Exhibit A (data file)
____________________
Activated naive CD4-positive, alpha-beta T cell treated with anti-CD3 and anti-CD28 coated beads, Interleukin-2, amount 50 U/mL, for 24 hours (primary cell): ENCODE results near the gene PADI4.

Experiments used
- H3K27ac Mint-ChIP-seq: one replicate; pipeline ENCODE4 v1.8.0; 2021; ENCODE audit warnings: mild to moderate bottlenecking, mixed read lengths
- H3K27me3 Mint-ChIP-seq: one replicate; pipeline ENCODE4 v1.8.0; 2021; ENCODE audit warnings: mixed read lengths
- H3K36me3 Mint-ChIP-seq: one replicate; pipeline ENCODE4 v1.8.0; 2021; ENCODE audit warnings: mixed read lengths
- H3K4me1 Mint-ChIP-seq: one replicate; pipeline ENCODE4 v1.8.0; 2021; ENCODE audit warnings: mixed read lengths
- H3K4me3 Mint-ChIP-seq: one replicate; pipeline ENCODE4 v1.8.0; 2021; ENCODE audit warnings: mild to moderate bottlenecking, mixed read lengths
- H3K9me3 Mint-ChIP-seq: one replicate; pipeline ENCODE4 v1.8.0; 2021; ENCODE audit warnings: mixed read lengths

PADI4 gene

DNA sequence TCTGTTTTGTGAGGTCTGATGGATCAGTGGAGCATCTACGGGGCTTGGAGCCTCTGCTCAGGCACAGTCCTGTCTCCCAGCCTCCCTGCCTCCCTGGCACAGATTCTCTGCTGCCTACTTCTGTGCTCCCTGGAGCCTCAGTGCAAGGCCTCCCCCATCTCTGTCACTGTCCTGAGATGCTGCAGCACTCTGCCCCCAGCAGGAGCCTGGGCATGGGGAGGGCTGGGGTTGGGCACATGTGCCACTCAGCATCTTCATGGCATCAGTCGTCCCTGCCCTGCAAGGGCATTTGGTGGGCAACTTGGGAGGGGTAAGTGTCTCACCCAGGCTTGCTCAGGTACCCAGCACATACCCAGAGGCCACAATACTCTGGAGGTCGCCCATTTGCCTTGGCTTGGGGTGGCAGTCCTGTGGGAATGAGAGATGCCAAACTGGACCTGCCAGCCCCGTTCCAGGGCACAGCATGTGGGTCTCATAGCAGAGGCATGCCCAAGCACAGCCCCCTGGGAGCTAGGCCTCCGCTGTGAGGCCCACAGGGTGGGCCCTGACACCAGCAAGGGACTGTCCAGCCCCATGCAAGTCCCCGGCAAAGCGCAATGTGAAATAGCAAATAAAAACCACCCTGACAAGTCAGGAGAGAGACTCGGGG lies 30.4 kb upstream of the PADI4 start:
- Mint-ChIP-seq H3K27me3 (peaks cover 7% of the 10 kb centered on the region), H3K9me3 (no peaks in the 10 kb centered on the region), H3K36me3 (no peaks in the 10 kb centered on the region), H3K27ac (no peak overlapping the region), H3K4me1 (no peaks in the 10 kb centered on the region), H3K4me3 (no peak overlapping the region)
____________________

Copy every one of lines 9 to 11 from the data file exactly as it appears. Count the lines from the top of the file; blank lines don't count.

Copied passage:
PADI4 gene

DNA sequence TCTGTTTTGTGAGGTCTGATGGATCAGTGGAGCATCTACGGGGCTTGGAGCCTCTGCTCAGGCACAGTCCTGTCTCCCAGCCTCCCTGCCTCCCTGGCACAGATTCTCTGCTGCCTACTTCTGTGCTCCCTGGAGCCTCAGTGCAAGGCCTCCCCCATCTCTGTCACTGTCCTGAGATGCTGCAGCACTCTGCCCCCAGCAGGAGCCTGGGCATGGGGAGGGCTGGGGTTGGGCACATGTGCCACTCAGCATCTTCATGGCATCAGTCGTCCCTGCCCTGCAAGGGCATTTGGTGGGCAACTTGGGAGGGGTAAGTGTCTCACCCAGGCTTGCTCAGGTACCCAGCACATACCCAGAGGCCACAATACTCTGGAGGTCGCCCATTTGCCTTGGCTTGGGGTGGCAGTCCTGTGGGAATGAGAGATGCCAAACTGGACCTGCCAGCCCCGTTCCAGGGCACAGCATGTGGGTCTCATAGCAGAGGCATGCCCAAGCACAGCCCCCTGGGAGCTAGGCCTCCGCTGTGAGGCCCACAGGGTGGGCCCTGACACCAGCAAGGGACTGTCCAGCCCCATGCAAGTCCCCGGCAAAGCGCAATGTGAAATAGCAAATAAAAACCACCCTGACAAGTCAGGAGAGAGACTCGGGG lies 30.4 kb upstream of the PADI4 start:
- Mint-ChIP-seq H3K27me3 (peaks cover 7% of the 10 kb centered on the region), H3K9me3 (no peaks in the 10 kb centered on the region), H3K36me3 (no peaks in the 10 kb centered on the region), H3K27ac (no peak overlapping the region), H3K4me1 (no peaks in the 10 kb centered on the region), H3K4me3 (no peak overlapping the region)